Go on back and look at the math I laid out. CNG trucks running around 10-15 mile routes picking up trash is not indicative of anything other than a 15 mile range. You can’t plow fields for 7 billion like that, and you can’t transport food for 7 billion like that. You want more range, make the tank bigger. You make the tank bigger, you have no room for payload.

          • pjc says:


            I think you are just doing your math wrong when you say it is impossible to get a decent payload and a decent range with natural gas vehicles. T

            You can see a NG truck here. It runs on diesel and LNG, and can go 250 miles with a fairly decent payload. (GCWR = 80,000 lbs).

            Some us LNG and some CNG. There are tradeoffs, but they both work with high efficiency. NG vehicles require more energy input to “load the tank”, but the engines run cleanly with very high efficiency, and the fuel doensn’t need refinement.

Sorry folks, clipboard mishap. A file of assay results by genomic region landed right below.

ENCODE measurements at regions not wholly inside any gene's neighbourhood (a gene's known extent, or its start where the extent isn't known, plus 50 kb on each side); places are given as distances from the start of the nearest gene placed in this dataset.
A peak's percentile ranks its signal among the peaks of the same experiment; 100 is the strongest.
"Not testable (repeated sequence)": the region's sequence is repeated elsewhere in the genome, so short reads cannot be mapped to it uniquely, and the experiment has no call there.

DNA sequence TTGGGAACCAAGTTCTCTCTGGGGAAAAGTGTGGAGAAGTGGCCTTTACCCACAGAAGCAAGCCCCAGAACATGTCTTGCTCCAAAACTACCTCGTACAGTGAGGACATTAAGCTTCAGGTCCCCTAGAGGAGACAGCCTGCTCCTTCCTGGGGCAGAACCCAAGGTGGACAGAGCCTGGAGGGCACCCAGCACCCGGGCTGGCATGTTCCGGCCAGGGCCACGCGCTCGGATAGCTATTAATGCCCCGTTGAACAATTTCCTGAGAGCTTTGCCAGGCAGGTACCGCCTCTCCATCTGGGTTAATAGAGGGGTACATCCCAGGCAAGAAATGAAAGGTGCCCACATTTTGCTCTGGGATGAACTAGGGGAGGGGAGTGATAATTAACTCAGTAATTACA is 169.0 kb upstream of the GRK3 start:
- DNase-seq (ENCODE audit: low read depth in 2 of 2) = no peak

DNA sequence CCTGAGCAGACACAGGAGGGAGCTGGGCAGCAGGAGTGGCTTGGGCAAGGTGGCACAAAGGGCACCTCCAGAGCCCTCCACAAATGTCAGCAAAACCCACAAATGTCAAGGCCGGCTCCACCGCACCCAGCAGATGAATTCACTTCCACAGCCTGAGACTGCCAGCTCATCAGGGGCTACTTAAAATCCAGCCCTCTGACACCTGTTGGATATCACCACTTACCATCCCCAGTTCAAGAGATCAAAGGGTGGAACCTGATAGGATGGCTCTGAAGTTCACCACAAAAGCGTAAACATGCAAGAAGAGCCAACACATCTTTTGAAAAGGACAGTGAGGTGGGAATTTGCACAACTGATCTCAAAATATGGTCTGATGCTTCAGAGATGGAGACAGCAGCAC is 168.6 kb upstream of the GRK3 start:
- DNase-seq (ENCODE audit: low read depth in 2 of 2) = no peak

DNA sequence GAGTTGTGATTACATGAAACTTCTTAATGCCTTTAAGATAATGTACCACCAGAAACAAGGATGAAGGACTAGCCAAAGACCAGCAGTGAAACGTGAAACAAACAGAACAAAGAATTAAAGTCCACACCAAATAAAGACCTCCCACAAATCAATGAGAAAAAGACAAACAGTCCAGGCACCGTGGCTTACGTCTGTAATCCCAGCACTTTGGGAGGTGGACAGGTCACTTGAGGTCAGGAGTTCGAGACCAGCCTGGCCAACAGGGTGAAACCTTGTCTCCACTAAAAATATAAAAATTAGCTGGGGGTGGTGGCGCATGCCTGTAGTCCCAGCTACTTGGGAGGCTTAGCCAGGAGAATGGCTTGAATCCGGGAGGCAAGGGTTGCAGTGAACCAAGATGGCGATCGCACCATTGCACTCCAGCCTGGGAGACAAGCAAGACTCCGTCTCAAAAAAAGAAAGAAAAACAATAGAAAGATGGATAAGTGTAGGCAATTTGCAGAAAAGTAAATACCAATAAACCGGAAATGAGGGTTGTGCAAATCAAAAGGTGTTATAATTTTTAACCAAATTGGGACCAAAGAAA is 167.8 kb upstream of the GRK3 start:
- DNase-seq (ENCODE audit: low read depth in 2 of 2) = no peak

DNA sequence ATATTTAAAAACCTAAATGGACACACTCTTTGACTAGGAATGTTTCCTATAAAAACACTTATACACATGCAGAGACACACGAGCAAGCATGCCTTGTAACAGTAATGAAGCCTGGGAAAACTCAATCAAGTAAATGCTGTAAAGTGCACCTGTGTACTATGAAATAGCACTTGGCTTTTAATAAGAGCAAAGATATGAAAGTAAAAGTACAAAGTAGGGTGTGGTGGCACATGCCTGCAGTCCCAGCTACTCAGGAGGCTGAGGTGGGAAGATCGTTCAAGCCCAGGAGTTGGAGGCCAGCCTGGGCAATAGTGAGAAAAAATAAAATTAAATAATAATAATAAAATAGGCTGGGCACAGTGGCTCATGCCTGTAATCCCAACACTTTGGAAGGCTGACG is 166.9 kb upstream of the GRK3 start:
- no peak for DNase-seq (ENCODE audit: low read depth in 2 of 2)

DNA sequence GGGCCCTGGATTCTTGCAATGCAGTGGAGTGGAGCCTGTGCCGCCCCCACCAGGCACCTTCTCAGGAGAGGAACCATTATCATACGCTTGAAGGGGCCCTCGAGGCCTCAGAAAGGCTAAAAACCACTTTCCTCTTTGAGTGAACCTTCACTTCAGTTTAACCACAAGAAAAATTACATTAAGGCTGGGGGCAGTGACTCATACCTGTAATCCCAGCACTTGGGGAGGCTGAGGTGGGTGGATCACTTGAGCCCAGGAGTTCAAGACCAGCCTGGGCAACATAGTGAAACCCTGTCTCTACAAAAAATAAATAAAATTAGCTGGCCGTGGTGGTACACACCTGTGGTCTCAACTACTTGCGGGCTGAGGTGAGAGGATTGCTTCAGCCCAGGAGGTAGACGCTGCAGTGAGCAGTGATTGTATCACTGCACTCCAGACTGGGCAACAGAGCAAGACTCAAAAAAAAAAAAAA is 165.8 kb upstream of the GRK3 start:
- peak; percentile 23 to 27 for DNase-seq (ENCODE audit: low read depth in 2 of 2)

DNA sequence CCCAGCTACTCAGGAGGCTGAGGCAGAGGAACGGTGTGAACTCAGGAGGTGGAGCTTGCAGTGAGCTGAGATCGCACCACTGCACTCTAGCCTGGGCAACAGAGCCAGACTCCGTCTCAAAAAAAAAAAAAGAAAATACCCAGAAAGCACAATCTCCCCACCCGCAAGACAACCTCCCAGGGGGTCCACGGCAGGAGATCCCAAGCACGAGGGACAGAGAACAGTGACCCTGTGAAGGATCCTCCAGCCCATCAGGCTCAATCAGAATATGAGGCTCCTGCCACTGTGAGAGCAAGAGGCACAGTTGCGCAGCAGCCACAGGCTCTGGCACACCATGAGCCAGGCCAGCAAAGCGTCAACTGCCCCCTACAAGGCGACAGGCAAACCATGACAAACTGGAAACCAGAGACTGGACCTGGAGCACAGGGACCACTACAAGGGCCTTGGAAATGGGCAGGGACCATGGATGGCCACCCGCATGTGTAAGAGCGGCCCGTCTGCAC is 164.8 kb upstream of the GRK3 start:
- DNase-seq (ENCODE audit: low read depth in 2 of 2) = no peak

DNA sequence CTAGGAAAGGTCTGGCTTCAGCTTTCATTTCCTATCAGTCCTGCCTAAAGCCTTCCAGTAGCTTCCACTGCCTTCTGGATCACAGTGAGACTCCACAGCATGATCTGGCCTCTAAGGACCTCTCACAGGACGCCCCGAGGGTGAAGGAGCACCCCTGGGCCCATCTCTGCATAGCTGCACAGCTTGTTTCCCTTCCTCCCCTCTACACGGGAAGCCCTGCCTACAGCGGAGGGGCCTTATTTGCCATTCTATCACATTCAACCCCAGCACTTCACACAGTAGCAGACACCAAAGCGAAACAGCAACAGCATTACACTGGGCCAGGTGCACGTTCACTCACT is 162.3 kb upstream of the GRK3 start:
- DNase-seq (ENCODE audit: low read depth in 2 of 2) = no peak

At any rate, there is no point in going into a long debate about. This isn’t a prototyping argument, as NG vehicles are in use around the world, so it can be done.

          • pjc says:

            Here is a NG vehicle.


            Remember, we don’t need to switch everything to NG or electricity (or efficiency) – just enough to continue to insure that the “oil replaced by natural gas + coal” trend continues.

          • Owen says:

            I’m pretty much unable to trace down Reply buttons any longer and it’s too much bother to work around. I won’t try anymore.